What is Belly Dance?

The Portand Bellydance Guild defines belly dance as ‘dance being rooted in, or inspired by, the Middle Eastern diaspora’.

We do not regulate what belly dance looks like, we rather encourage ongoing discussion within our community on topics such as the various styles of belly dance, the pros and cons of labels, and ethical fusion in dance. Around the world, belly dance is practiced by people of all types- men, women, genderfluid, all ages and body types imaginable, alter-abled folks, and people from a huge spectrum of cultural backgrounds. It is a wonderfully inclusive dance form. Officially, in the Guild,  if you define yourself as a Belly Dancer, you are one!

'Belly Dance' itself is an umbrella term coined in the US, to describe hundreds of separate dance styles. 'Belly Dance' comes from the french 'Danse du Ventre', which was the original term used by the showrunners of the Midway Plaisance at the 1893 Chicago World's Fair to describe the Middle Eastern and North African dances showcased there. For more info on the dancers, dealings, and sometimes culturally insensitive and exploitative practices  at the 1893 Worlds Fair, please see Looking for Little Egypt by Donna Carlton.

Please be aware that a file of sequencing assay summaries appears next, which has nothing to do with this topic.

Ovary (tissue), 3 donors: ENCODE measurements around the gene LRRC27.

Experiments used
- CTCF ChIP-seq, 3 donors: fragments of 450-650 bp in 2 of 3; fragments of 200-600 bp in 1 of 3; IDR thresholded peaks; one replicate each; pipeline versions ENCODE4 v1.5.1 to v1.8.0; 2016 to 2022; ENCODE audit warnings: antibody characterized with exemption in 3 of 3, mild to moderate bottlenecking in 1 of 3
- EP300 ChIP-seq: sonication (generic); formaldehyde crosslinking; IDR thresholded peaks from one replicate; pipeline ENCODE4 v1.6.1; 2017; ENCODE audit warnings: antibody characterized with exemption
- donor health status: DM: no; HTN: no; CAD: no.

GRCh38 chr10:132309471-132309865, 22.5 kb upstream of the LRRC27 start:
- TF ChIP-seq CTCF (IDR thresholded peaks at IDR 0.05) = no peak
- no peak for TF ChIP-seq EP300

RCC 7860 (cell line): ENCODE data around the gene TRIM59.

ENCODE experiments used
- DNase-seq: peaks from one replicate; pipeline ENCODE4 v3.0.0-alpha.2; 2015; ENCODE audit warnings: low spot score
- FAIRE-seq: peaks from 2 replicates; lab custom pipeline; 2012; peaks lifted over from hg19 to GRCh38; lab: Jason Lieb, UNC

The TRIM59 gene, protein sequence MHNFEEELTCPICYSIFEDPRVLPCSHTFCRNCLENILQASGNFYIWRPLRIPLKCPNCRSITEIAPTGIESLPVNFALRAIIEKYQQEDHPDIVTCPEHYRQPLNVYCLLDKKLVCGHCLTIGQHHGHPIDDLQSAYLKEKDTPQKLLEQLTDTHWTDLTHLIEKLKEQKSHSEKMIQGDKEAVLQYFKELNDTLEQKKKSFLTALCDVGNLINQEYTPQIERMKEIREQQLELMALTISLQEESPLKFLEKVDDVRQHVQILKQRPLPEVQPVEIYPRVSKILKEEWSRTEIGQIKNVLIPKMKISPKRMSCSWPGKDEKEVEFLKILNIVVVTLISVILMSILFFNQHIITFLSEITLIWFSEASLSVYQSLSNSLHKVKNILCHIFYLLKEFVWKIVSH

Where might one see belly dance?

-Belly dance may be seen in a variety of venues, as well as in homes and at gatherings. Middle-Eastern, North African and Mediterranean restaurants often feature belly dance performance as entertainment for diners. Belly dancers are often the featured entertainment at birthday parties or other celebrations, weddings, childrens parties, cultural events, faires and parades, and corporate events. Dance shows at sit-down venues often include a variety of dancers in one evening of entertainment, perhaps live music, or other variety acts. In cultures of origin, what Americans might consider to be 'belly dance' is performed by men, women and children in their homes, at parties, anywhere dance might happen!
-Most belly dance professionals won't hire for bachelor or other male-only parties, because belly dance is often not compatible with the vibe that is requested for those events. We suggest looking into the fantastic Portland burlesque community instead, you can find more info on the BurlesquePDX page.


What might it look like? Are there different styles?

There are many, many styles of belly dance, and they can look vastly different from eachother.


In very general terms, the four basic styles are Folkloric/Traditional, Orientale/Cabaret (also called 'Classic'), Tribal Improv, and Theatrical/Fusion.
Props that belly dancers of all styles might use include veil, sword, finger cymbals, fans, assaya or 'cane', baskets, shamadan, fire props, fan-veil, isis wings, scarves, etc.


Folkloric/Traditional includes dances from specific regions of the Middle East, Balkans, India and North Africa. These dances are region and culture-specific, were not necessarily developed for performance or public viewing, and often include folk-dances that are still danced today. Arabic Dabke, Egyptian Raqs Baladi, and Persian Khaleegy are all examples of folkloric dances. They have deep regional/cultural roots and histories, and are considered to be cultural dances as opposed to stage-performance dances (though they can of course be performed on a stage.)